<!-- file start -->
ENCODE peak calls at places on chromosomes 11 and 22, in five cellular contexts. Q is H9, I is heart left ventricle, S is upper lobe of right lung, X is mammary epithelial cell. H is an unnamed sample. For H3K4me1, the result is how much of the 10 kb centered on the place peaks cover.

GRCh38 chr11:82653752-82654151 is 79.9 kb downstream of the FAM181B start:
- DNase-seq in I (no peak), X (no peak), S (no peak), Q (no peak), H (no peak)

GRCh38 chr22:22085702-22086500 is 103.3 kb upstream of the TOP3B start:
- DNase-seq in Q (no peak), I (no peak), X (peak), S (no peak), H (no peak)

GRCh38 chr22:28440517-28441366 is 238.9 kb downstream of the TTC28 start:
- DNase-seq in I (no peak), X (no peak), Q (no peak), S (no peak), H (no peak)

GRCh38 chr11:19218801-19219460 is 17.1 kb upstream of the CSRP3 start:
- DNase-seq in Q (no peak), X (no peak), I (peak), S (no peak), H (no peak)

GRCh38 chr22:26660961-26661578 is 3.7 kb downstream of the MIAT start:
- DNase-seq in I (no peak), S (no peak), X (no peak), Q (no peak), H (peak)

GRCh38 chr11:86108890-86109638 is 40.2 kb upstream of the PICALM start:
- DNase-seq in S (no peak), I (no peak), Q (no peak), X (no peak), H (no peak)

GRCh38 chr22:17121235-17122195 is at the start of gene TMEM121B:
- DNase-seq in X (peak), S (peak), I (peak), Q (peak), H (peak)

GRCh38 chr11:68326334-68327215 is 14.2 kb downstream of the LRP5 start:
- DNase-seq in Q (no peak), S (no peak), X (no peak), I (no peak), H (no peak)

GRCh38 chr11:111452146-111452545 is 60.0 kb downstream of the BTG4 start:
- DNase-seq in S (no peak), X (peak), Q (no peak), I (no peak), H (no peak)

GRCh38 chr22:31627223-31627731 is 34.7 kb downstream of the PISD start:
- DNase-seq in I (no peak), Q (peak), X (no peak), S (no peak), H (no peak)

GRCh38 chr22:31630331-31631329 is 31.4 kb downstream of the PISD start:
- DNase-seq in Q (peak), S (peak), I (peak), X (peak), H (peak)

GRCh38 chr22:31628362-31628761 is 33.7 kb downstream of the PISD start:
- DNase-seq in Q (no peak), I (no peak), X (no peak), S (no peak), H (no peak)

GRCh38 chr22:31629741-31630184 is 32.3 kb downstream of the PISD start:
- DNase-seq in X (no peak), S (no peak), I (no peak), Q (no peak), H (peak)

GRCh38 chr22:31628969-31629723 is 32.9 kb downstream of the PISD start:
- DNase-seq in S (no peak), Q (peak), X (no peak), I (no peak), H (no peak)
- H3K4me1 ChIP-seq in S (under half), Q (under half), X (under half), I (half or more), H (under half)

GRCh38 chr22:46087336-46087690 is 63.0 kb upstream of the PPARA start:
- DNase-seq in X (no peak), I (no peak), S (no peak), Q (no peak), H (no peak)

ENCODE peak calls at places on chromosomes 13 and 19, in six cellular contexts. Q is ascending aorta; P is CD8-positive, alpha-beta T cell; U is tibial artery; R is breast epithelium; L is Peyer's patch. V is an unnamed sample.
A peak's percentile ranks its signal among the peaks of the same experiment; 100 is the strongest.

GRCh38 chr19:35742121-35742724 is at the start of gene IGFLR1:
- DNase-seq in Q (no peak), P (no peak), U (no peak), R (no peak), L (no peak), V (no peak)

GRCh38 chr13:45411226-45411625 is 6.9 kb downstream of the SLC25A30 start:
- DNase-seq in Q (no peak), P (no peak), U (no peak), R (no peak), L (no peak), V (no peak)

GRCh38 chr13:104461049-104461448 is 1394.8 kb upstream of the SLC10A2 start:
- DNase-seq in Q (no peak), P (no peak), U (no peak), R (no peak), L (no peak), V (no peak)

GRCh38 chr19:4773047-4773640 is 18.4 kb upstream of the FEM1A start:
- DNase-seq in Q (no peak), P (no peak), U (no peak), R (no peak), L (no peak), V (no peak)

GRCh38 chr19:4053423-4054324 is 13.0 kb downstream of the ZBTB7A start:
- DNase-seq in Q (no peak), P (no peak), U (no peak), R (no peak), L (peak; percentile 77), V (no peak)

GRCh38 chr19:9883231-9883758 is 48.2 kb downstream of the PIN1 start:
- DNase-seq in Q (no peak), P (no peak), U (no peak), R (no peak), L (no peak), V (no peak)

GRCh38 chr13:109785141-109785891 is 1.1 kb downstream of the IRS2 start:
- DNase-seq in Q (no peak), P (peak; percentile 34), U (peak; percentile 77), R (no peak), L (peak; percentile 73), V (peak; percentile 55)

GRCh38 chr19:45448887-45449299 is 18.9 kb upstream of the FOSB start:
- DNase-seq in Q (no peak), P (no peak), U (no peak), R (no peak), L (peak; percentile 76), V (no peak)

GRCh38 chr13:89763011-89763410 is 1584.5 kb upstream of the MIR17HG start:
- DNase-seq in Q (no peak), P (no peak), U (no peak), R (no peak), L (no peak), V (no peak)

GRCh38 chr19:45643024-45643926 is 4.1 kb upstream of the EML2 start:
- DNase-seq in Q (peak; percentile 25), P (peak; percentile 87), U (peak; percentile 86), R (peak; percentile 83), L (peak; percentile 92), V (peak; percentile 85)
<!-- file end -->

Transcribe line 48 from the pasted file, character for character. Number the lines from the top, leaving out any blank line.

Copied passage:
- DNase-seq in Q (no peak), P (peak; percentile 34), U (peak; percentile 77), R (no peak), L (peak; percentile 73), V (peak; percentile 55)